Beck:  Kristy helped us get NBN, when we’d previously been told we couldn’t get enough reception. Between Mark Moore and Kristy, we were able to get it sorted and without their help, it just would not have happened! Previously we were on NGW and mobile broadband. $300+ per month minimum. My son had been doing BSDE in semester 1 2015 and poor reception and increasing frustration trying to connect and lodge assignments certainly added to the decision to change to local state school (which has luckily worked out!). Aside from this, the actual business of running a farm was so difficult – emails may or may not send or load, forms couldn’t be downloaded, the spinning “loading” internet wheel would drive us mad! And forget trying to download/watch a movie, music, videos etc, it just wasn’t worth it. Things are now so much improved – internet banking works without cutting out, emails flying in and out (and load!), we can watch YouTube and video links easily and even complete surveys! And the added advantage of being able to watch shows via Presto, iview etc has been great, especially with 3 generations in the one house with very different viewing habits lol. Additionally we have nearly halved our phone bill monthly which is a massive benefit. Sorry for such a long reply but it was too hard to summarise the benefits and to express what a change BIRRRA and Mark, and particularly Kristy have made! We are approx. 45km from Kingaroy.

 

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Example of BIRRR Success Story – outside of ‘purple zone’ and now connected to fixed wireless.

Jenni:   Yes definitely. cheaper and much more data, also think its faster. Great result, worth all the phone calls and hassles I had. Thanks so much to BIRRR helpers.

Patricia:  We had been requesting a test for nearly 2 years just for the testing, when I phoned I always tried to explain the position etc but the last answers were we failed the computer test, I phoned at least every month, the staff were always lovely and patient, but I could not get past the computer test. 2 weeks ago I private messaged you regarding our position within 2 hours of my message you PMed me and the local contractor phoned me, I was amazed how quick you got things moving. The contractor came 2 days later and tested the reception and BINGO he picked up 3 signals, one being -82% which is very good indeed……The plan we have gone with includes 500 gb data telephone calls to local, national and mobiles…….$119.00 p/m incredible…we were paying $100.00 for 15 gb mobile broadband and $45 p/m for home line for only local and national calls……I am a Web Designer, my husband is an entertainer, the documents we have to send and receive are large. Having this will be a huge difference.We will be looking forward to Netflix and other wonderful services. Another is I have started free workshops at Nanango for digital devices this will help me downloads tutorials etc for the students….This would not of been achieved without the assistance of Better Internet For Rural, Regional And Remote Australia (BIRRR) and especially Kristy.
Michael:  We have only been connected for a couple of days but the process was almost seamless and the using the Fixed Wireless is far superior to anything else we have used. With our usage, and once the old services are cancelled we will save in the vicinity of $140.00/month. Thanks again to the BIRRR team especially Kristy 🙂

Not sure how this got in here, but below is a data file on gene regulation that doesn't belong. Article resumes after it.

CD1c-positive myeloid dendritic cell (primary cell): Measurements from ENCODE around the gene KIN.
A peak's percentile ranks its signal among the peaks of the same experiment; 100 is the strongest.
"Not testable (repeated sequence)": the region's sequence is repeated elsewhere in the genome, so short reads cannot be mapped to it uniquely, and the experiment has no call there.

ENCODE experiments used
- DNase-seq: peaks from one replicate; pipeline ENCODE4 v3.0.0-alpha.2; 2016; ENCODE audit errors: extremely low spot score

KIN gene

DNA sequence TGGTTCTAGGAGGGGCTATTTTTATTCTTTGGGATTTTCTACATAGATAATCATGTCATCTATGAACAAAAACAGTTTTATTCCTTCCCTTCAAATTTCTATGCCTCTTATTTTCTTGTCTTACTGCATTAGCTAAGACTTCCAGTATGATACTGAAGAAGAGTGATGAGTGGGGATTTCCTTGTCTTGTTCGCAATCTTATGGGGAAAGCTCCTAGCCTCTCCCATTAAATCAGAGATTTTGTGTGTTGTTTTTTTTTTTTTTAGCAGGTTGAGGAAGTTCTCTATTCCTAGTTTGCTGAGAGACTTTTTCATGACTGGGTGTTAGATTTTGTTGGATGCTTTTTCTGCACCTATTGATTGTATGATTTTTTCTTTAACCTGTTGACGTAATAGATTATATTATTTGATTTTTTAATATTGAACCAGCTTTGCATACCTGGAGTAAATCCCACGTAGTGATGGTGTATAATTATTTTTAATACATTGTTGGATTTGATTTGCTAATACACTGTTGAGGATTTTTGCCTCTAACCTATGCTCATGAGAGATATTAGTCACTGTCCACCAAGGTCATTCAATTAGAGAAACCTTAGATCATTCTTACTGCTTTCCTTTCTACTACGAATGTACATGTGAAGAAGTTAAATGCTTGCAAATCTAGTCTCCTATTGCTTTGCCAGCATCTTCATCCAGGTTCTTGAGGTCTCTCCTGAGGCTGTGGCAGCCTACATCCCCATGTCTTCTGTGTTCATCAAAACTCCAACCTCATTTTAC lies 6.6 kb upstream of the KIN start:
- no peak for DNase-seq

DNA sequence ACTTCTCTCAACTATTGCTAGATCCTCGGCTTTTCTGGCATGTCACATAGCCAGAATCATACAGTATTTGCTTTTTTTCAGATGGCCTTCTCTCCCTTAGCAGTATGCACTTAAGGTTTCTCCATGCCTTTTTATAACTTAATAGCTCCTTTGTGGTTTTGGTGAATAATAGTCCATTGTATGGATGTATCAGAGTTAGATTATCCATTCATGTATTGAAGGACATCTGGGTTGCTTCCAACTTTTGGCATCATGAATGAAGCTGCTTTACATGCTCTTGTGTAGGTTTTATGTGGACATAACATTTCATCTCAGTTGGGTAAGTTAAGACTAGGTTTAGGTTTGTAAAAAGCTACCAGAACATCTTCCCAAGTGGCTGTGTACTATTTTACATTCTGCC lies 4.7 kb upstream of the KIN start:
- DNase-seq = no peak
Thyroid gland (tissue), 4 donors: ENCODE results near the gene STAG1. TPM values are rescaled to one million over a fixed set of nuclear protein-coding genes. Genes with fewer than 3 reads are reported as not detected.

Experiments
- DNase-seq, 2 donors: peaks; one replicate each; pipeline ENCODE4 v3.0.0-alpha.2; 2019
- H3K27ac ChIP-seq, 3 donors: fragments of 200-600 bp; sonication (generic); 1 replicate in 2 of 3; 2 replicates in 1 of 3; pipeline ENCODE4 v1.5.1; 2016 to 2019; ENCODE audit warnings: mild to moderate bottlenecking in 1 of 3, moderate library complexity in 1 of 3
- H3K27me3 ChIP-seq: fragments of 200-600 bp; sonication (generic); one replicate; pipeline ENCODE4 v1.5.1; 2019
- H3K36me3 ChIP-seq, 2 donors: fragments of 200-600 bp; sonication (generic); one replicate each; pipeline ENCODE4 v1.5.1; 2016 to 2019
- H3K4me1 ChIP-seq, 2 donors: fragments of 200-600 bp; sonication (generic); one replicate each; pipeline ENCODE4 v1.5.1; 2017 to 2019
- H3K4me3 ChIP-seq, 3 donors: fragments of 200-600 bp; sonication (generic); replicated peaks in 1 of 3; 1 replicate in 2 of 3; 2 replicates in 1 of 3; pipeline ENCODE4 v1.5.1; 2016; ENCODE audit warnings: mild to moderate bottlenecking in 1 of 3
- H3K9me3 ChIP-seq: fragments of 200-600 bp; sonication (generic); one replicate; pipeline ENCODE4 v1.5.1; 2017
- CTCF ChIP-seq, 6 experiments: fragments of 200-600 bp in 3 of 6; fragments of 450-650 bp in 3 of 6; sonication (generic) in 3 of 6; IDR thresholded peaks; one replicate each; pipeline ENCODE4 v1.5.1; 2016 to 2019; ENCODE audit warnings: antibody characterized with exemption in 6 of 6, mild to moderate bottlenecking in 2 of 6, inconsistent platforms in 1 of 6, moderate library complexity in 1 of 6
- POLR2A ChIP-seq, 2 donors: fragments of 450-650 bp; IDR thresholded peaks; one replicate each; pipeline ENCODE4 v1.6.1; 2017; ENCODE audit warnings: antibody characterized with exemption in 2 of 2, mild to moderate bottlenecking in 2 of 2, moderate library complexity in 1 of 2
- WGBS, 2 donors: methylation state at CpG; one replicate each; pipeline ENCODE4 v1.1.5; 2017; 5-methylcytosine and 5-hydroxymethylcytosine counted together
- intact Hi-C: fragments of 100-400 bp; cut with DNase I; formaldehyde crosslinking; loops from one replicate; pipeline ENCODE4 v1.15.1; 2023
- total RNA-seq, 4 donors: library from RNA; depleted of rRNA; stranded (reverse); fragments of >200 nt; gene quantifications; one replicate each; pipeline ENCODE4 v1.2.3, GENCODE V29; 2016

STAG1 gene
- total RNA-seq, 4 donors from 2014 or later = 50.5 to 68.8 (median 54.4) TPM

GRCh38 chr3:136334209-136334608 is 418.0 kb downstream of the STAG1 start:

Alan:  Thanks to Kristy and BIRRR, my family now has nbnfixed wireless. Cannot thank you more then enough.. Originally outside the ‘purple’ area with my only option looking forward was sky muster but ended up with a signal strength of 87db two foot off my roof peak. BIRRR opened doors to the nbn™ that my phone calls couldn’t. 🙂

Colin: Thanks to these ladies of BIRRR (Kristy & Julie)  I just had one of my customers connected Yesterday to Fixed Wireless nbn™ that had been failed before as not in the coverage area. He is now connected & loving the speed around 19Mbps.

nbn™ even blogged about our success stories – you can read about it here

BIRRR Success stories taken from the BIRRR Facebook Group 24/4/16

 

How to find your Latitude and Longitude using Google Maps

Google Maps is a web application that allows users to find and search for locations, get directions, and view street view maps using a scalable, virtual map interface via their browser. The service is powered by high-resolution satellite images, allowing users to zoom in on maps, sometimes down to street level, through the Street View feature.
This article provides details for how to get longitude and latitude for any given location using Google Maps. Your co-ordinates will offer the best information for nbn™ and your service provider to locate you.
1. Go to https://www.google.com.au/maps/

Google Maps2.  Enter the city, town, country, address, or other location you want to find the longitude and latitude for and click the “Search Maps” button.

 

google maps 2

 

A red marker is placed on the map, pinpointing the location you have entered.

3. Right-click the red marker or a surrounding area and select the “What’s here?” option from the context menu.

 

google maps 3

4.  A pop up appears with the location latitude and longitude displayed. This will also drop a grey arrow marker on the map.

google maps 4

5.  Left click on the latitude and longitude. The side panel displays the details of the location.

 

google maps 56.   Copy and paste details as required from the side panel.

*Please note, while all care has been taken in compiling BIRRR documents, we recommend that you check with your service provider, regarding your own addressing issues.

Prepared  for BIRRR by John Kitchener 24/4/2016